The Juneau Assembly approved the city's first urban avalanche response plan Monday.
The plan, prepared by city staff and the Southeast Avalanche Center, creates a framework for responding to avalanches and provides guidance to first responders in an emergency.
The plan includes a training program for Capital City Fire and Rescue, two Juneau Ski Patrol members and the Juneau Police Department. The training is estimated at $21,725 with an additional $17,400 budgeted for overtime over two years.
City resident Sam Skaggs suggested to the Juneau Assembly that it consider including a line item in the budget to fund the Southeast Avalanche Center on a yearly basis. The center has a $120,000 budget.
Avalanche center director Bill Glude has said he wants to run the facility on a more full-time basis in terms of having specialists available to educate the public and respond to emergencies. Glude is one of four specialists trained to respond to avalanches in Juneau.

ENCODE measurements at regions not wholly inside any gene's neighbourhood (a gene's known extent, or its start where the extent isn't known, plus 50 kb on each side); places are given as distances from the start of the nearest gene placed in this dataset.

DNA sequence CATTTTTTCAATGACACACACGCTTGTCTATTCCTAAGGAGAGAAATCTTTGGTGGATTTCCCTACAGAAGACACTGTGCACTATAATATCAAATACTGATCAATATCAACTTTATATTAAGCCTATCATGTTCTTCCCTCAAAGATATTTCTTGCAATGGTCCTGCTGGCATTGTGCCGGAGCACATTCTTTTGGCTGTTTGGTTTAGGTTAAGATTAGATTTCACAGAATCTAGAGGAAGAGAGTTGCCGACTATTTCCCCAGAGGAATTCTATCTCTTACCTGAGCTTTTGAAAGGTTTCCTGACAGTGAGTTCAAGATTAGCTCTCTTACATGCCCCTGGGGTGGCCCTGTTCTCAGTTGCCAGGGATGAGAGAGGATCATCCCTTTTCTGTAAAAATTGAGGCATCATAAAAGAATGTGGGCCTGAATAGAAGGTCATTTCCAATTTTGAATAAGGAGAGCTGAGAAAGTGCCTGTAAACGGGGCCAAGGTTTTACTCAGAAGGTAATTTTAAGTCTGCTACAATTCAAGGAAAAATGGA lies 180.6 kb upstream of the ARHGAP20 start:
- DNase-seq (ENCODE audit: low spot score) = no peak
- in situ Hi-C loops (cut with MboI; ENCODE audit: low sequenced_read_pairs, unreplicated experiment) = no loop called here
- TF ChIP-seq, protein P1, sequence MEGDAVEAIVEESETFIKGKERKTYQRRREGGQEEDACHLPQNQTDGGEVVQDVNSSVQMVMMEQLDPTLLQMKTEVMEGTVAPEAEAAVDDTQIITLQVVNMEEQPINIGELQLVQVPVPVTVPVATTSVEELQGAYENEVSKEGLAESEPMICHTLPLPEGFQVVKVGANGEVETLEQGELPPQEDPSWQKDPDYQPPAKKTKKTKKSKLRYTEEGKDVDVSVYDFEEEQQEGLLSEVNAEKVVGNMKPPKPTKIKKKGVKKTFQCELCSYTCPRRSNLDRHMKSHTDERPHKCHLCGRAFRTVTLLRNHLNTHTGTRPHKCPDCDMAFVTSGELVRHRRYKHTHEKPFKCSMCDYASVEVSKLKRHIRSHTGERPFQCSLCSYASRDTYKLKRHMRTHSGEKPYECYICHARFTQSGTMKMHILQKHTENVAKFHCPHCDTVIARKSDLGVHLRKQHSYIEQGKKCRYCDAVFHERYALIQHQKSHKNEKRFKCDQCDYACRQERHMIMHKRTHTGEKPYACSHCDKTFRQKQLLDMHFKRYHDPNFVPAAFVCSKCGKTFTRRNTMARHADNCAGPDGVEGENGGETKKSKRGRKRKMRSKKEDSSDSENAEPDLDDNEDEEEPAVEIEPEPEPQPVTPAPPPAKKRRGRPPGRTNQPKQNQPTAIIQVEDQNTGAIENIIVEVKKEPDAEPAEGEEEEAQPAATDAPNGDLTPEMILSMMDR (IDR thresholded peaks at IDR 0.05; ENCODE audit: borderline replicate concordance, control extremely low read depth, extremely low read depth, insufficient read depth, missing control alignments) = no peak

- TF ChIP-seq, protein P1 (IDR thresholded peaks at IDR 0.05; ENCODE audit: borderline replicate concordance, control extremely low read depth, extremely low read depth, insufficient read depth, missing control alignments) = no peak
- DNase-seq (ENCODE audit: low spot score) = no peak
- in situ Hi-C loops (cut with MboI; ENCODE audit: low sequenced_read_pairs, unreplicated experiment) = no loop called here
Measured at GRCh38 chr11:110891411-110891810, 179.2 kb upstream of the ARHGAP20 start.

Juneau is in an unusual situation because it has one of the largest urban avalanche hazard areas in the United States.
Avalanches have hit, damaged or destroyed at least 72 buildings within a 10-mile radius of downtown Juneau in the past century.
The plan identifies a combined threat from the Behrends Avenue subdivision path near Juneau-Douglas High School, the White subdivision path about a mile north of the school and the paths emptying onto Thane Road. The avalanche zone misses the high school by about 100 feet.
A large avalanche could destroy buildings and sweep vehicles off highways or even destroy Aurora Harbor, according to the plan. It could block Glacier Highway and Egan Drive, possibly cutting off Bartlett Regional Hospital.